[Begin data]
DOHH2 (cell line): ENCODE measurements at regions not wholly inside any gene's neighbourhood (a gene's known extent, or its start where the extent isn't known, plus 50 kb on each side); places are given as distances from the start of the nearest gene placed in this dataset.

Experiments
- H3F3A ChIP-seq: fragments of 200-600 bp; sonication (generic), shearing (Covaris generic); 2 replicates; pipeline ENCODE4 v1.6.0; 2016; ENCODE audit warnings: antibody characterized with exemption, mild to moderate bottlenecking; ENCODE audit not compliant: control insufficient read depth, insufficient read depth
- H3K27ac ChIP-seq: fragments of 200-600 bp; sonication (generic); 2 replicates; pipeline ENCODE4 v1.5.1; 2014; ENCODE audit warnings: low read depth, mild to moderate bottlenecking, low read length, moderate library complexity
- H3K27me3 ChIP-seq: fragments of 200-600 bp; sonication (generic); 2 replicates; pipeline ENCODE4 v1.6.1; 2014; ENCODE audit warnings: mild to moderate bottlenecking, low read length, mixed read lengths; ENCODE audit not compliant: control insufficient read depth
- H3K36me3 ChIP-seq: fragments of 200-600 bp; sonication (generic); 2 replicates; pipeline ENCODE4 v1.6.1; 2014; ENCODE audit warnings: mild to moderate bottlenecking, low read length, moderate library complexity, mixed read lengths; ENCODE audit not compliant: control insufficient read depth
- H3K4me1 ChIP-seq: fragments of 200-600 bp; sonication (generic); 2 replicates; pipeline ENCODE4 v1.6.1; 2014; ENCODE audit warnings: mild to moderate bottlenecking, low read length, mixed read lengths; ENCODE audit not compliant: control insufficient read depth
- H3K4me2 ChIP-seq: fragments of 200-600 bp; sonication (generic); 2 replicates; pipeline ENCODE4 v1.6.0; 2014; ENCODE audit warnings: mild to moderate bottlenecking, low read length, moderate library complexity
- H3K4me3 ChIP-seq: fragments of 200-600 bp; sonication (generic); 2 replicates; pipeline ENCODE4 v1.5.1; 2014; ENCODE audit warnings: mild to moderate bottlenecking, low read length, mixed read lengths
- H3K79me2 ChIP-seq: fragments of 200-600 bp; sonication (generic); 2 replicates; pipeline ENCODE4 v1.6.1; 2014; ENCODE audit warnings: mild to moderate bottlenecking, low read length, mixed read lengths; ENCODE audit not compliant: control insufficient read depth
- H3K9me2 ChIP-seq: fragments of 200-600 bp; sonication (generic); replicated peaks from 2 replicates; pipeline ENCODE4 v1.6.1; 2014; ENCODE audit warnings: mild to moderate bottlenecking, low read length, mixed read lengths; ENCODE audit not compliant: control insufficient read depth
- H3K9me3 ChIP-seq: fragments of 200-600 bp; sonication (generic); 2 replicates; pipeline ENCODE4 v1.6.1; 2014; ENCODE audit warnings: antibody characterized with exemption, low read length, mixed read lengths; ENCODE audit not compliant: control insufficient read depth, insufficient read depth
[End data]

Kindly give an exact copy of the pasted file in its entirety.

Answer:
DOHH2 (cell line): ENCODE measurements at regions not wholly inside any gene's neighbourhood (a gene's known extent, or its start where the extent isn't known, plus 50 kb on each side); places are given as distances from the start of the nearest gene placed in this dataset.

Experiments
- H3F3A ChIP-seq: fragments of 200-600 bp; sonication (generic), shearing (Covaris generic); 2 replicates; pipeline ENCODE4 v1.6.0; 2016; ENCODE audit warnings: antibody characterized with exemption, mild to moderate bottlenecking; ENCODE audit not compliant: control insufficient read depth, insufficient read depth
- H3K27ac ChIP-seq: fragments of 200-600 bp; sonication (generic); 2 replicates; pipeline ENCODE4 v1.5.1; 2014; ENCODE audit warnings: low read depth, mild to moderate bottlenecking, low read length, moderate library complexity
- H3K27me3 ChIP-seq: fragments of 200-600 bp; sonication (generic); 2 replicates; pipeline ENCODE4 v1.6.1; 2014; ENCODE audit warnings: mild to moderate bottlenecking, low read length, mixed read lengths; ENCODE audit not compliant: control insufficient read depth
- H3K36me3 ChIP-seq: fragments of 200-600 bp; sonication (generic); 2 replicates; pipeline ENCODE4 v1.6.1; 2014; ENCODE audit warnings: mild to moderate bottlenecking, low read length, moderate library complexity, mixed read lengths; ENCODE audit not compliant: control insufficient read depth
- H3K4me1 ChIP-seq: fragments of 200-600 bp; sonication (generic); 2 replicates; pipeline ENCODE4 v1.6.1; 2014; ENCODE audit warnings: mild to moderate bottlenecking, low read length, mixed read lengths; ENCODE audit not compliant: control insufficient read depth
- H3K4me2 ChIP-seq: fragments of 200-600 bp; sonication (generic); 2 replicates; pipeline ENCODE4 v1.6.0; 2014; ENCODE audit warnings: mild to moderate bottlenecking, low read length, moderate library complexity
- H3K4me3 ChIP-seq: fragments of 200-600 bp; sonication (generic); 2 replicates; pipeline ENCODE4 v1.5.1; 2014; ENCODE audit warnings: mild to moderate bottlenecking, low read length, mixed read lengths
- H3K79me2 ChIP-seq: fragments of 200-600 bp; sonication (generic); 2 replicates; pipeline ENCODE4 v1.6.1; 2014; ENCODE audit warnings: mild to moderate bottlenecking, low read length, mixed read lengths; ENCODE audit not compliant: control insufficient read depth
- H3K9me2 ChIP-seq: fragments of 200-600 bp; sonication (generic); replicated peaks from 2 replicates; pipeline ENCODE4 v1.6.1; 2014; ENCODE audit warnings: mild to moderate bottlenecking, low read length, mixed read lengths; ENCODE audit not compliant: control insufficient read depth
- H3K9me3 ChIP-seq: fragments of 200-600 bp; sonication (generic); 2 replicates; pipeline ENCODE4 v1.6.1; 2014; ENCODE audit warnings: antibody characterized with exemption, low read length, mixed read lengths; ENCODE audit not compliant: control insufficient read depth, insufficient read depth